BOSTON — With just a week until Thanksgiving, Bea Tyler said she is still trying to figure out who is making her guest list.
“It’s going to be kind of hard not to have everybody that you’re used to having so we have to cut the list down. It’s going to be quite a problem,” Tyler said.
Tyler, a grandmother from Roxbury, is not the only one who is uncertain about what to do this holiday season.
Dorchester grandmother Vivian Bigby said she had to put her foot down with her sisters.
“They all wanted to get together. They’re all elderly, too, all old,” Bigby said. “They wanted to get together and I said no, we just can’t. We just can’t do it this year.”
Health officials across the country are pleading with people to be smart and avoid gathering in large groups on Thanksgiving.
A new survey from the Wexner Medical Center at Ohio State University suggests some aren’t paying attention.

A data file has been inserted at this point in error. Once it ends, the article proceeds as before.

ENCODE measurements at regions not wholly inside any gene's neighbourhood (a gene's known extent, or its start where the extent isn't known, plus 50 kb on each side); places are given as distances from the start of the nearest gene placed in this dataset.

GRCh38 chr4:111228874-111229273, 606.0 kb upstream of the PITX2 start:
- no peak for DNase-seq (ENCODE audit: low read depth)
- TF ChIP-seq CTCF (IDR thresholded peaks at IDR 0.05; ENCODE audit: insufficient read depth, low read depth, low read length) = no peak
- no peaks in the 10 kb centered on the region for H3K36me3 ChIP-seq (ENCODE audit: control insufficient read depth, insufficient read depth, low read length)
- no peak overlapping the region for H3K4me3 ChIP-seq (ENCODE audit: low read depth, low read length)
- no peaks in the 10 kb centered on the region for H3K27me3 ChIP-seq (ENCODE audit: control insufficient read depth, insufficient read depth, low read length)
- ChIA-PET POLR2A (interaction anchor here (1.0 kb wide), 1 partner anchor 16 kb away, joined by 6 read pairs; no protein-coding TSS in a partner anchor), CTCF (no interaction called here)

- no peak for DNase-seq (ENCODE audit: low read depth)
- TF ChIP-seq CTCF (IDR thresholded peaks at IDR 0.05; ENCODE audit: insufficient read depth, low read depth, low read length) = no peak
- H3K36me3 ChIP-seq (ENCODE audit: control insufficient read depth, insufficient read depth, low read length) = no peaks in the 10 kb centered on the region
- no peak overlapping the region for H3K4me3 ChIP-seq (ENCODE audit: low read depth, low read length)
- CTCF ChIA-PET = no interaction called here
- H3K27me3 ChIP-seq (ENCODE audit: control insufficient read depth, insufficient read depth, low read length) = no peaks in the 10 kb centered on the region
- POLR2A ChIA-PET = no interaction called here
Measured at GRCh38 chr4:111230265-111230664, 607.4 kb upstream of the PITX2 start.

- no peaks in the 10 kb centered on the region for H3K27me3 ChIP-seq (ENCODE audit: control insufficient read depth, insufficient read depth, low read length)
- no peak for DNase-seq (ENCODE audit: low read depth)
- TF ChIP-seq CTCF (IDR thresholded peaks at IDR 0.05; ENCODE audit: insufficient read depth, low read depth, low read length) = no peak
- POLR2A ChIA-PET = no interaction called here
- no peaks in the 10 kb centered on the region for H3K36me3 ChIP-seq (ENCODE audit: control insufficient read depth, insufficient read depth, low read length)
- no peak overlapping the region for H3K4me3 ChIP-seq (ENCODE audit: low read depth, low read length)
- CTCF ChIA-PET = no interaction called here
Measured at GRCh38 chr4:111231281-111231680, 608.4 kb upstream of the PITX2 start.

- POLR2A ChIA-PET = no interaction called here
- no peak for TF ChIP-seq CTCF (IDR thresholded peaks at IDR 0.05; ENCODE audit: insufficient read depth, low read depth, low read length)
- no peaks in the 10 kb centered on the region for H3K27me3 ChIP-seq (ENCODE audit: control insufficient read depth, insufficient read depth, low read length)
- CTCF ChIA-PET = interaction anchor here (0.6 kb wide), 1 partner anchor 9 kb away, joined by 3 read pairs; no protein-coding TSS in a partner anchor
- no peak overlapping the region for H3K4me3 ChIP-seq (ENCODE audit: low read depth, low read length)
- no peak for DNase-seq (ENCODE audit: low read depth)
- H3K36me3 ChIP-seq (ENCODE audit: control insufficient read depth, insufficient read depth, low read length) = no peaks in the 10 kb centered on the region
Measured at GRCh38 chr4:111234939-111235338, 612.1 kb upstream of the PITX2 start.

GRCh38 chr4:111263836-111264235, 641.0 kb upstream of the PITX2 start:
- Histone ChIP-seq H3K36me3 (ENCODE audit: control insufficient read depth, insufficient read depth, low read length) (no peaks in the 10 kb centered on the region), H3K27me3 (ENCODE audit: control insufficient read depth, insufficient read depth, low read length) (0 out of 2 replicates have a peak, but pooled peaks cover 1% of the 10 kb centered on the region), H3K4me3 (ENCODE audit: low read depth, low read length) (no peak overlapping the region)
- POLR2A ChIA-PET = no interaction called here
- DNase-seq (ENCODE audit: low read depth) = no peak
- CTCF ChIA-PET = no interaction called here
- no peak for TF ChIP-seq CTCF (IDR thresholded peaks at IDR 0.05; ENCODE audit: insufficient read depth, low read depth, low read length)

OSU researchers surveyed more than 2,000 people across the country and found 38 percent—nearly two in five people—admitted they will probably attend a gathering of more than ten people this Thanksgiving.
Twenty-one percent said they will spend the holiday with people outside their family. Seventy-three percent said they will practice social distancing before and after dinner.
A third of those surveyed said they are not going to ask their guests to wear a mask.
Krysta Champagne, a mother from West Roxbury, said her family is leaning towards their first “Zoom Thanksgiving.”
“Not disagreements [on getting together], but more so a debate of who would see each other if anybody, if virtual or together,” Champagne said.
With a possible vaccine on the horizon, there is hope this will be the only Thanksgiving families have to spend apart.
Sam Boardman of Dedham said we should all be willing to sacrifice one year for the greater good.
“By this time next year, probably we won’t have to do this, and I think just suck it up. Yeah, suck it up and take one for the team,” Boardman said.
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